- By Paul McLearyPaul McLeary is Foreign Policy’s senior reporter covering the U.S. Defense Department and national security issues. He joined the Washington office in 2015 after working for Defense News, where he was also on the Pentagon beat, and covered stories relating to Pentagon spending and the defense industry. While there, and in a previous incarnation as a New York-based reporter, Paul embedded with U.S. Army and Marine Corps units in Iraq and Afghanistan to cover ground combat operations, where he got inside a secretive drone program being run out of Bagram air base. He has also traveled with the U.S. Navy, covered NATO meetings in Europe with the chairman of the Joint Chiefs of Staff, and stalked major international arms shows in Paris and London., Adam RawnsleyAdam Rawnsley is a Philadelphia-based reporter covering technology and national security. He co-authors FP’s Situation Report newsletter and has written for The Daily Beast, Wired, and War Is Boring.
Well, that escalated quickly. In a stunning revelation, U.S. intelligence officials told NBC News they believe with “a high level of confidence” that Russian President Vladimir Putin “became personally involved in the covert Russian campaign to interfere in the U.S. presidential election.”
The revelation — if proven true – is huge. The NBC team spoke to two officials “with direct access to the information” who say “new intelligence shows that Putin personally directed how hacked material from Democrats was leaked and otherwise used.” The intelligence community and the Obama administration has not provided much public evidence for the repeated claims of a Russian hand in the hacking of the Democratic National Committee, and there’s been some disagreement among the intelligence community over the alleged Russian motives.
Beijing’s new look. In the months leading up to the American elections, “Chinese officials viewed the prospect of a Donald Trump presidency as a manageable, even welcome, respite from growing friction with the outgoing Obama administration,” writes FP’s John Hudson. “But that blasé outlook has morphed into outright alarm,” and “now Beijing is flying long-range bombers over the disputed South China Sea, and warning of a collapse of U.S.-Sino relations if the president-elect continues to hint at diplomatic recognition of Taiwan.”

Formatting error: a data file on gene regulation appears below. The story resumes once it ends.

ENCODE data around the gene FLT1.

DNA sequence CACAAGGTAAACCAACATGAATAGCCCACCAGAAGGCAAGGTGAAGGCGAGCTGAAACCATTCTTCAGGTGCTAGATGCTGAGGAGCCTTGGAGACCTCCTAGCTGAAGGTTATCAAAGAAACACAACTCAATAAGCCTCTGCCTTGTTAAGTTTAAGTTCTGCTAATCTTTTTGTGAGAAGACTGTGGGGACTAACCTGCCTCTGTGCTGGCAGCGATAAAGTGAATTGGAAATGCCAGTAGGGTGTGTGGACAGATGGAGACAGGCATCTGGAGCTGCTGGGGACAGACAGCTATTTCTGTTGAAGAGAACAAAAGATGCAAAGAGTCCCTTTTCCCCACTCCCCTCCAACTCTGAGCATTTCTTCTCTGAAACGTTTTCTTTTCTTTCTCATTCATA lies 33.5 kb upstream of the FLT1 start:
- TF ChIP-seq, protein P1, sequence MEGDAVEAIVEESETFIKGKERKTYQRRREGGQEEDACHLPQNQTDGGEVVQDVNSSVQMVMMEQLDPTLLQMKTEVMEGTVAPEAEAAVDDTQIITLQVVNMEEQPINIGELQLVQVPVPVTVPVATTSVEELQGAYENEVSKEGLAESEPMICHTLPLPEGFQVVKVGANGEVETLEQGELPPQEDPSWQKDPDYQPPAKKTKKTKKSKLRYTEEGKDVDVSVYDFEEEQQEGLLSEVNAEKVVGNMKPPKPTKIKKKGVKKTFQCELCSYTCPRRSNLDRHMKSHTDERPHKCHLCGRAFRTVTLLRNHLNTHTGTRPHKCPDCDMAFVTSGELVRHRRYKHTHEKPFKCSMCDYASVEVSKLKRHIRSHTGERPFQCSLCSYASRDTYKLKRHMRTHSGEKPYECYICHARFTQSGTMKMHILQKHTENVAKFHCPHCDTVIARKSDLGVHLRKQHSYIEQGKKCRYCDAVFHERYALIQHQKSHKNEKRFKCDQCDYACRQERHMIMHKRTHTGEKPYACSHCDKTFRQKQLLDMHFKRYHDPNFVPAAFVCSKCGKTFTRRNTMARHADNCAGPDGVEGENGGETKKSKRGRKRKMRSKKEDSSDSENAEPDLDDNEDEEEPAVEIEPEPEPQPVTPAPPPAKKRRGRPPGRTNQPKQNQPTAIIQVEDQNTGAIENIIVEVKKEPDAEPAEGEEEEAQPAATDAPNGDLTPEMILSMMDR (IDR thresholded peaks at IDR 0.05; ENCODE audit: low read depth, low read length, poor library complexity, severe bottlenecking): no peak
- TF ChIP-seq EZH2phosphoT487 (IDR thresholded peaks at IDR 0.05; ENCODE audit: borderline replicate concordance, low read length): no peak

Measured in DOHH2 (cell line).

China bulking up islands. The Chinese military on Thursday defended the deployment of military equipment to artificial islands in the disputed Spratlys chain in the South China Sea, releasing a statement claiming, “as for necessary military installations, they are mainly for defense and self-protection and are legitimate and lawful. If someone makes a show of force at your front door, would you not ready your slingshot?”
Aleppo freeze out. Washington was pointedly left out of negotiations this week between Russia and Turkey to establish a ceasefire in Aleppo and open humanitarian corridors to allow civilians to flee the fighting. “We are no longer negotiating. The only thing we are doing is offering urgent pleas to have them stop bombing to allow people to leave,” a senior State Department official told the Wall Street Journal. “We supported these people, and we’ve failed to protect them.”
Russian and Iranian officials appeared to mock the Obama administration on Wednesday, with Russian Foreign Minister Sergei Lavrov saying cooperation with Turkey “could be more effective” than talks with Washington, which were little more than “fruitless get-togethers.” Iran’s Yahya Rahim-Safavi, a Revolutionary Guard general, added on state television that Aleppo is a great victory for Tehran, and “Iran is on one side of this coalition which is approaching victory and this has shown our strength,” he said. “The new American president should take heed of the powers of Iran.”